Jessica Alba may be a well-known Hollywood starlet, but she has also proven to be a phenomenal business woman – growing her non-toxic, e-commerce business into a multi-million dollar machine with a current valuation of $1 billion.  The Honest Company’s product lines, which range from baby care products to household cleaners, are now also making their way onto retail shelves across America, including retail giant Target.

 

  1. Marie Forleo, B-School – Her Life As A Brand

Despite landing enviable positions on Wall Street and in magazine publishing, Marie Forleo could not shake off the feeling that there was something better out there for her. Naturally a people-person, she decided to take an online course and pursue a less familiar career path as a life-coach – a title that she admits she initially found to be “cheesy.” After deciding to develop a newsletter on the topic, Forleo leveraged her personal network to establish a loyal following.  Today, Forleo is a marketing and lifestyle expert, bestselling author, and Oprah certified business woman (yes, Oprah interviewed her).  She is teaching individuals how to succeed in business and life through B-School, an online business school for modern entrepreneurs developed by Forleo.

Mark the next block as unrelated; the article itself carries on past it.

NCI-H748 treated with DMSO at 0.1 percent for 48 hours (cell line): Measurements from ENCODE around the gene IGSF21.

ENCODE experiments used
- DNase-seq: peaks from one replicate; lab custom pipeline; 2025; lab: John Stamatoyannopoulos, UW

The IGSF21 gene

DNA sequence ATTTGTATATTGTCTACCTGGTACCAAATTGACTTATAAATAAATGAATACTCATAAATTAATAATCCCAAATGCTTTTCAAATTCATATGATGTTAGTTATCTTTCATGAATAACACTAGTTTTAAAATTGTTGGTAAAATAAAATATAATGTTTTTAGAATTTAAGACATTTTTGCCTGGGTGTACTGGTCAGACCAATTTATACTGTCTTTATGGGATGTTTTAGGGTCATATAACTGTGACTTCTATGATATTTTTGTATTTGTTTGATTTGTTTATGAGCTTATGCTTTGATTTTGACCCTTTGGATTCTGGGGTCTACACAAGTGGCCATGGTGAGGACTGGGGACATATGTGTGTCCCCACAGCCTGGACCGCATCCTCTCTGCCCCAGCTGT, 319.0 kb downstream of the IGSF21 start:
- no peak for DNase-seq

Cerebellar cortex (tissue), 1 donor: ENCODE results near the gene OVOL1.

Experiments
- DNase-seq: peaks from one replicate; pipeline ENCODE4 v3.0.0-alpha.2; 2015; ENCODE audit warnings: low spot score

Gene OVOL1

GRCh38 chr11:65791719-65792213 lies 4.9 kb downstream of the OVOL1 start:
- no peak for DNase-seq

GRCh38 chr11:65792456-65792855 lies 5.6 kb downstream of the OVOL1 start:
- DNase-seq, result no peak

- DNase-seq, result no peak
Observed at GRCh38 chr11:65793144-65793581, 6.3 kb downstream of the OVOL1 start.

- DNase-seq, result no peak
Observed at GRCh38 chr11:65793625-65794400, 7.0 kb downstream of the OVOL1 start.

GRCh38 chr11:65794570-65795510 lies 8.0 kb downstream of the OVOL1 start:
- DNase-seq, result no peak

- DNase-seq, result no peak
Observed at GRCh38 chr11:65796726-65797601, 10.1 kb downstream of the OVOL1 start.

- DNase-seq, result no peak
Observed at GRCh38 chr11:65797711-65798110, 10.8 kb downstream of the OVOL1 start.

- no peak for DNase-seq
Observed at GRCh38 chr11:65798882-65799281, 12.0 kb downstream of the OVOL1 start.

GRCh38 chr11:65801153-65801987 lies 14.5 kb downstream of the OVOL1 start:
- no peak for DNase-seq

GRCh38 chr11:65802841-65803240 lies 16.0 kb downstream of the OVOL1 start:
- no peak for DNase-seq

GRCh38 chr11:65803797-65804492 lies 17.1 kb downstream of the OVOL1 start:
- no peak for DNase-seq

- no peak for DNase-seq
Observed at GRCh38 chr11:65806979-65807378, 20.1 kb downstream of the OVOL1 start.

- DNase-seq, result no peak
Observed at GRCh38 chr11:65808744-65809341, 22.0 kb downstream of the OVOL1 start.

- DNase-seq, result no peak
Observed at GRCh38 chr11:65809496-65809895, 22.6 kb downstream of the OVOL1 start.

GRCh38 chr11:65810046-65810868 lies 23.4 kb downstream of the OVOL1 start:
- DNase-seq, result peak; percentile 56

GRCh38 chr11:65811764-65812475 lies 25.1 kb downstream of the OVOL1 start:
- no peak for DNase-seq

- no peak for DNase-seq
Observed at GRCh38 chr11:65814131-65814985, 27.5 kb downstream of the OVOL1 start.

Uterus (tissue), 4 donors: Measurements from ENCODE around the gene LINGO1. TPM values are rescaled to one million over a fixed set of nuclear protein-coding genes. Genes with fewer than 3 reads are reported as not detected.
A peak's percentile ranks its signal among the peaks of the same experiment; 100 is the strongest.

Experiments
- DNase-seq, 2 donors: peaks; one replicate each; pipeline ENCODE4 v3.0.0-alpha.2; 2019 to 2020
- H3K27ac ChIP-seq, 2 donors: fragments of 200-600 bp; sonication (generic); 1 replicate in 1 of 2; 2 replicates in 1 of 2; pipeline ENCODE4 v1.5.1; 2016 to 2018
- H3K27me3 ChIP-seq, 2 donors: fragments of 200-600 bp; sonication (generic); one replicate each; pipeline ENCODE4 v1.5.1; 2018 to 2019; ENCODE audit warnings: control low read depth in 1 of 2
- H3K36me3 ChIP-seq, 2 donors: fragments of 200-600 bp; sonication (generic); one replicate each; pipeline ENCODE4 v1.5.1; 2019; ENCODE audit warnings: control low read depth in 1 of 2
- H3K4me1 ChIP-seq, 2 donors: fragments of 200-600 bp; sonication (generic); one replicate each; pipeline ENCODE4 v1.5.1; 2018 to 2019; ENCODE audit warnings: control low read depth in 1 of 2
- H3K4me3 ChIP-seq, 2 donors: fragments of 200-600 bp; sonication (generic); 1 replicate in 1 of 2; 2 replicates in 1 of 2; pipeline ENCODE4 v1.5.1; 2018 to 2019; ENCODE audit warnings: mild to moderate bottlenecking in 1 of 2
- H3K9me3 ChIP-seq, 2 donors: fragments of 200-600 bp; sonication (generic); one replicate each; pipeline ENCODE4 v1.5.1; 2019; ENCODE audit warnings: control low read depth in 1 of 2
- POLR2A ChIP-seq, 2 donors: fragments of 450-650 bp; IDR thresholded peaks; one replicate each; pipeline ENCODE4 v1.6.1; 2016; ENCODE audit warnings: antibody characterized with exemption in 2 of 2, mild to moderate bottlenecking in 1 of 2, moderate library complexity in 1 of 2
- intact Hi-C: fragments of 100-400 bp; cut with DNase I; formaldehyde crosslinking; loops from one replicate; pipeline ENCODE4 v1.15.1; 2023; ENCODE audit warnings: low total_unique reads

1. Laura I. Gómez, Atipica – Tech Diversity Guru

In spite of having arrived to the United States at the age of 10 as an undocumented immigrant, Laura I. Gómez has proven to be a force to be reckoned with.  Gomez went on to graduate from a top college, receive U.S. residency, and work with leading tech companies including Twitter, YouTube, and Jawbone. She is now taking her tech know-how to the next level with her recently launched startup.  Her company, Atipica, helps the tech industry address its diversity challenge by working directly with hiring managers to improve companies’ recruitment and retention efforts.